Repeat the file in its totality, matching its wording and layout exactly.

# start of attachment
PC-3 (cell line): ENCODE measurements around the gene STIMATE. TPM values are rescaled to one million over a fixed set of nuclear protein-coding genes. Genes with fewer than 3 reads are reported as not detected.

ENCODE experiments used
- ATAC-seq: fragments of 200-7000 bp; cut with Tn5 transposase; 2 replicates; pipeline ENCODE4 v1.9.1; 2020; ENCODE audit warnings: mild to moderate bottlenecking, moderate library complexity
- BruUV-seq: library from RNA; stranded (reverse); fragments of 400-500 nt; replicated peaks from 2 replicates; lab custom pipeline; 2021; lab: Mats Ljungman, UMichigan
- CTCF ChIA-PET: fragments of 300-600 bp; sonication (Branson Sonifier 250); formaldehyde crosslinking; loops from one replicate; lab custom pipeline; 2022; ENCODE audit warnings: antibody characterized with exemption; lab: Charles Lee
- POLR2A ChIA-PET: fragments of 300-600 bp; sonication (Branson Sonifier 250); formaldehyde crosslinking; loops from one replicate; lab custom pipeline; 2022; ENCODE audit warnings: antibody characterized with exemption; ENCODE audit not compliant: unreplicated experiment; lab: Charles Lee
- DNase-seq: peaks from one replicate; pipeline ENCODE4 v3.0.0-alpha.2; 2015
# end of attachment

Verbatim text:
PC-3 (cell line): ENCODE measurements around the gene STIMATE. TPM values are rescaled to one million over a fixed set of nuclear protein-coding genes. Genes with fewer than 3 reads are reported as not detected.

ENCODE experiments used
- ATAC-seq: fragments of 200-7000 bp; cut with Tn5 transposase; 2 replicates; pipeline ENCODE4 v1.9.1; 2020; ENCODE audit warnings: mild to moderate bottlenecking, moderate library complexity
- BruUV-seq: library from RNA; stranded (reverse); fragments of 400-500 nt; replicated peaks from 2 replicates; lab custom pipeline; 2021; lab: Mats Ljungman, UMichigan
- CTCF ChIA-PET: fragments of 300-600 bp; sonication (Branson Sonifier 250); formaldehyde crosslinking; loops from one replicate; lab custom pipeline; 2022; ENCODE audit warnings: antibody characterized with exemption; lab: Charles Lee
- POLR2A ChIA-PET: fragments of 300-600 bp; sonication (Branson Sonifier 250); formaldehyde crosslinking; loops from one replicate; lab custom pipeline; 2022; ENCODE audit warnings: antibody characterized with exemption; ENCODE audit not compliant: unreplicated experiment; lab: Charles Lee
- DNase-seq: peaks from one replicate; pipeline ENCODE4 v3.0.0-alpha.2; 2015